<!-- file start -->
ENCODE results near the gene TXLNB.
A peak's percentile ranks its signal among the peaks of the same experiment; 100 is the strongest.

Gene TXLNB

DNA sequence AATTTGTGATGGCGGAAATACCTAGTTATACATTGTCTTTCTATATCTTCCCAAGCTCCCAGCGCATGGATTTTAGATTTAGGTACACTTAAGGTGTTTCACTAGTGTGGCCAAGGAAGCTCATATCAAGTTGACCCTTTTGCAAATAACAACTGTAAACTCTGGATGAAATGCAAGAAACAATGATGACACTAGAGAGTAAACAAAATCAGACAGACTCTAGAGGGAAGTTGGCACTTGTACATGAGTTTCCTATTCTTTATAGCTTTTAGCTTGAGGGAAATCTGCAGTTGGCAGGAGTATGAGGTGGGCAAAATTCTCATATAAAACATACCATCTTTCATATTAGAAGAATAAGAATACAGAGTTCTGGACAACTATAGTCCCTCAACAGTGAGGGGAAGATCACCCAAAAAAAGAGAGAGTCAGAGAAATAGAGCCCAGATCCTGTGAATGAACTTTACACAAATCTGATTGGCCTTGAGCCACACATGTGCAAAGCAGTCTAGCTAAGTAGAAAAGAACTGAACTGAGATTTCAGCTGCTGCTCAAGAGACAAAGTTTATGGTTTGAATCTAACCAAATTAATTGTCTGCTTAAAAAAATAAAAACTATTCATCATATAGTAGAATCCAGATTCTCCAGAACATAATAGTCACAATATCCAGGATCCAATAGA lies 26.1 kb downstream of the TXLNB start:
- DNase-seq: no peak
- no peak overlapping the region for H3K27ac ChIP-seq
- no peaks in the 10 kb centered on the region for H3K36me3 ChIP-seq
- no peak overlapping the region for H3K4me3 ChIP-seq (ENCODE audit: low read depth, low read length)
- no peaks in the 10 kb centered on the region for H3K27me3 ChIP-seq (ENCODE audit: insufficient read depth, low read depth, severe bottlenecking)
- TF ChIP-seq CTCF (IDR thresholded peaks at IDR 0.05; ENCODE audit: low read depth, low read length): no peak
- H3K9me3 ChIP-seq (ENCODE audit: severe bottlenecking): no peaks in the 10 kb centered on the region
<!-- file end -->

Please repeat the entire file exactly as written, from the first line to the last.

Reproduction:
ENCODE results near the gene TXLNB.
A peak's percentile ranks its signal among the peaks of the same experiment; 100 is the strongest.

Gene TXLNB

DNA sequence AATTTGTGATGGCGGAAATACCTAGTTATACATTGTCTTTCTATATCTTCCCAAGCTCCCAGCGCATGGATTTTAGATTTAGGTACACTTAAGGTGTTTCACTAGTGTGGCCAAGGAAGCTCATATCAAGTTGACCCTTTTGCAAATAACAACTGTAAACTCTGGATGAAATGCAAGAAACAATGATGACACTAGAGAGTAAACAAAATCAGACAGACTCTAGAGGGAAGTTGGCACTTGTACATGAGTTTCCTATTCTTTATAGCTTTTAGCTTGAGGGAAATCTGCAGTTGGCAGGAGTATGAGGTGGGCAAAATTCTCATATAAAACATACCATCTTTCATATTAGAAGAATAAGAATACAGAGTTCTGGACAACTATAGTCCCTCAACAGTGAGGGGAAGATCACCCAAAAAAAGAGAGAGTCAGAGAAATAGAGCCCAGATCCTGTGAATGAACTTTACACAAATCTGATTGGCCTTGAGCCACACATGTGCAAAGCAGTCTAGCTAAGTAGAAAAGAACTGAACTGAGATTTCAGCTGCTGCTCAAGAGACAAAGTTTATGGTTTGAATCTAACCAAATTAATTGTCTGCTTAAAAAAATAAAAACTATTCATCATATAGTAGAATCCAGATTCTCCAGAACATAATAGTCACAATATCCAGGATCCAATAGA lies 26.1 kb downstream of the TXLNB start:
- DNase-seq: no peak
- no peak overlapping the region for H3K27ac ChIP-seq
- no peaks in the 10 kb centered on the region for H3K36me3 ChIP-seq
- no peak overlapping the region for H3K4me3 ChIP-seq (ENCODE audit: low read depth, low read length)
- no peaks in the 10 kb centered on the region for H3K27me3 ChIP-seq (ENCODE audit: insufficient read depth, low read depth, severe bottlenecking)
- TF ChIP-seq CTCF (IDR thresholded peaks at IDR 0.05; ENCODE audit: low read depth, low read length): no peak
- H3K9me3 ChIP-seq (ENCODE audit: severe bottlenecking): no peaks in the 10 kb centered on the region